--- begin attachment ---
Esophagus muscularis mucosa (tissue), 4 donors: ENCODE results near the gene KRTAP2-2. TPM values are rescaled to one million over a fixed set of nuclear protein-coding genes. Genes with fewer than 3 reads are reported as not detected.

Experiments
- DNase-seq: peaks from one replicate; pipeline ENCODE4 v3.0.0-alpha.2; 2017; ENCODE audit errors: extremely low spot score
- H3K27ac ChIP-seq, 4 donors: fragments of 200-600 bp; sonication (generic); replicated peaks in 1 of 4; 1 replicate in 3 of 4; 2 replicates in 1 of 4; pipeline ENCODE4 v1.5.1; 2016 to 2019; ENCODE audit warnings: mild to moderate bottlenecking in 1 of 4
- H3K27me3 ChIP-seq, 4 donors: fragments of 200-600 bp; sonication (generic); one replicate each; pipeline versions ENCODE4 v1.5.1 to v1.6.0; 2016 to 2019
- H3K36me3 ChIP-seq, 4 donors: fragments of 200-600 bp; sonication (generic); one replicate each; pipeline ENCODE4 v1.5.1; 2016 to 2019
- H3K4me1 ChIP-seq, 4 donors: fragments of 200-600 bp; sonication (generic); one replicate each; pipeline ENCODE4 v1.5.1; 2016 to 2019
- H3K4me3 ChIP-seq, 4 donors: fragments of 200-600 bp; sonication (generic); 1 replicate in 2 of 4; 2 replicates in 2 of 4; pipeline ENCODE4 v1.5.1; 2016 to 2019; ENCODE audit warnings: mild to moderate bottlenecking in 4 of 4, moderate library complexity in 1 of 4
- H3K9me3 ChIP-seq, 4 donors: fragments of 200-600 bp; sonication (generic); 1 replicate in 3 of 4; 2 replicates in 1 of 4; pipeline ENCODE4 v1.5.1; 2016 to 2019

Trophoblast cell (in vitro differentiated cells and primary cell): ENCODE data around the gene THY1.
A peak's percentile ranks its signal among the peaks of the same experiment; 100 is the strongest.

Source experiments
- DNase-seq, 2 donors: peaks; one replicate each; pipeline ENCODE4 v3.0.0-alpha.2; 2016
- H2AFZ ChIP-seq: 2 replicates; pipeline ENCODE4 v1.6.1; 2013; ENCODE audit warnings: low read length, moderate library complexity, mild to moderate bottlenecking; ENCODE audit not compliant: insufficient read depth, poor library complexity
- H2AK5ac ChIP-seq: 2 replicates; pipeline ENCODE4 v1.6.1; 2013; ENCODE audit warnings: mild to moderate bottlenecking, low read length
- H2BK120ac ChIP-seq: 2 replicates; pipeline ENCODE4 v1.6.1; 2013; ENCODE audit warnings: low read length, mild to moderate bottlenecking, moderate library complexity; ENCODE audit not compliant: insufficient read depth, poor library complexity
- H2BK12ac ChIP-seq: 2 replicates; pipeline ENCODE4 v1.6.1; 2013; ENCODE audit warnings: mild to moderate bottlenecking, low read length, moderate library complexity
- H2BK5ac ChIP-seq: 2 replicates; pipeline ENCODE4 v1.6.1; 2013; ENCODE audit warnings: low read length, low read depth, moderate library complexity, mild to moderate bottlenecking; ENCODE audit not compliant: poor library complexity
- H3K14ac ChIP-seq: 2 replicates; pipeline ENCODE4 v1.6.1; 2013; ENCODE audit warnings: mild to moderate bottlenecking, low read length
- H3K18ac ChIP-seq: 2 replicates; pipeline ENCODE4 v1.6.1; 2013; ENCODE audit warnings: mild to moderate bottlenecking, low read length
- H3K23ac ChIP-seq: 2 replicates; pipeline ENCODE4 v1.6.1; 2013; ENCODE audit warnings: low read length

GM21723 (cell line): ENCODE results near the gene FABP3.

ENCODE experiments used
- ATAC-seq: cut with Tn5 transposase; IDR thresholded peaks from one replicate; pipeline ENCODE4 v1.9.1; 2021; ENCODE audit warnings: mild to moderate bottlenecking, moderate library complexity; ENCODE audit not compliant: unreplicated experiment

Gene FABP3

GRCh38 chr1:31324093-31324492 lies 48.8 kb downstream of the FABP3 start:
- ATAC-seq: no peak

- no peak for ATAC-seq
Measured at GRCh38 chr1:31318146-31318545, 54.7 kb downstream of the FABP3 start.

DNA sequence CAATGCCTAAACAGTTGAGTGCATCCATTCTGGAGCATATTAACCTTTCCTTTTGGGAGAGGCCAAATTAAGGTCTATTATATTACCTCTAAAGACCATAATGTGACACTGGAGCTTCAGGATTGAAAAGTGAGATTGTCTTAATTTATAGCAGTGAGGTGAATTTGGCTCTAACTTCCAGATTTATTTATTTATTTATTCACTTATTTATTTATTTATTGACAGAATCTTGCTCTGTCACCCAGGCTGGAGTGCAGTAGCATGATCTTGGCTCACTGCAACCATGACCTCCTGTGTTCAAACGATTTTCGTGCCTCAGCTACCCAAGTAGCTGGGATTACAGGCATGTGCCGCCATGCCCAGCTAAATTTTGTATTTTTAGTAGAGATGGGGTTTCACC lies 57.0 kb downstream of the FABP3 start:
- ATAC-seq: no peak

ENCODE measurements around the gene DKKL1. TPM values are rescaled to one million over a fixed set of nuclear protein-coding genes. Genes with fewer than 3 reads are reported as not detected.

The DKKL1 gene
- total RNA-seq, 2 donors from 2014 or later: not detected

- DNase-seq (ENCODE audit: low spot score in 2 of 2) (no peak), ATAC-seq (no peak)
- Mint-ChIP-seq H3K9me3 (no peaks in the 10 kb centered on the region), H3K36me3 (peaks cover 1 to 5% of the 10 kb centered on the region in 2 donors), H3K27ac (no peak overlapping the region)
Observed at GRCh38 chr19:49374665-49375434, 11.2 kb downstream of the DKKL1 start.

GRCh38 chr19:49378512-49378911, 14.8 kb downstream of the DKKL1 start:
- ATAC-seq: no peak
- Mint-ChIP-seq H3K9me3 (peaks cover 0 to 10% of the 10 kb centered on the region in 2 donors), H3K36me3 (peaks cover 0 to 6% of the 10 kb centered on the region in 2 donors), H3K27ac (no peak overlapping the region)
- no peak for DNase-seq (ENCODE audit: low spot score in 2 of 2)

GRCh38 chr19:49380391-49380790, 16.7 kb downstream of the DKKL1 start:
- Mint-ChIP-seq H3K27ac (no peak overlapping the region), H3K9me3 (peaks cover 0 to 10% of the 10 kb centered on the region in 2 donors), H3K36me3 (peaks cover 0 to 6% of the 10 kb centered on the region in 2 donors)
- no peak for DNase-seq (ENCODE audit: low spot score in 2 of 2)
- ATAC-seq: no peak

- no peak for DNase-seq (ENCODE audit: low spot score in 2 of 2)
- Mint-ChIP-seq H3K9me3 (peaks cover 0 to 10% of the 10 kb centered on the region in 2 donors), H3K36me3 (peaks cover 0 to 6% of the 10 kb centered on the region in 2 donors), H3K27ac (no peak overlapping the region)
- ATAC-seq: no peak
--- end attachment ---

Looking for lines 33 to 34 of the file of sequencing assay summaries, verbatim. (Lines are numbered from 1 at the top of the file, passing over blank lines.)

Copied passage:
The DKKL1 gene
- total RNA-seq, 2 donors from 2014 or later: not detected